Life in Balance

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Supporting a Loved One

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The Canadian Mental Health Association’s focus for their 63rd annual Mental Health Awareness Week this year is to encourage people to feel comfortable and confident to say when they are not fine. We regularly ask each other “how are you?”, in which the expected response is fine or good, even if it is not the case. When we ask others how they are doing, we must be ready to answer to “I’m not fine”, even if it not said. Below is a list of things to consider when people say fine, but are showing signs that they are not:

  1. That person might not be ready to talk when you initially ask. Be patient and make sure that they know you are there for them and that you are willing to listen.
  2. It might not be the right place to talk. Find a neutral setting to talk to a loved one who might be struggling. Safe spaces, like a bedroom, can feel unsafe when difficult conversations take place in those places and, in turn, it might become an unsafe space for that person struggling.
  3. That person might feel more comfortable talking with someone else. Help your loved one find the support he or she might need. Encourage your loved one to talk to people that you believe him or her to be close with.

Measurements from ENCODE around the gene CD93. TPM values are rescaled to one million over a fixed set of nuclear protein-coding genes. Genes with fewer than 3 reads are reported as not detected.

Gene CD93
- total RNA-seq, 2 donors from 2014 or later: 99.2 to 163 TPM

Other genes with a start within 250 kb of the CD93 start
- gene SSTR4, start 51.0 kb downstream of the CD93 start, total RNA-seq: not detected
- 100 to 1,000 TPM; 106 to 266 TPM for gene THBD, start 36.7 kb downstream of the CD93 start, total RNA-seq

4. Keep non-verbal cues in mind too. A loved one might say they are fine, but his or her body language, attitude, and demeanor might hint that that he or she is not. Pay close attention and gently explain the cues that cause you to think that he or she is not fine.
  5. Be encouraging and approachable. Be available for your loved one, but don’t be overbearing. A person who needs support must be ready for support.

Above is a list of things to think about, but when you or a loved is in need, make sure to talk to the right supports for your situation. Talk to a professional or visit websites such as, National Eating Disorder Information Centre and Canadian Mental Health Association to learn more about supports that exist and support personnel in your community to can support you and your loved one.

By Carina Cappuccitti, Summer Student

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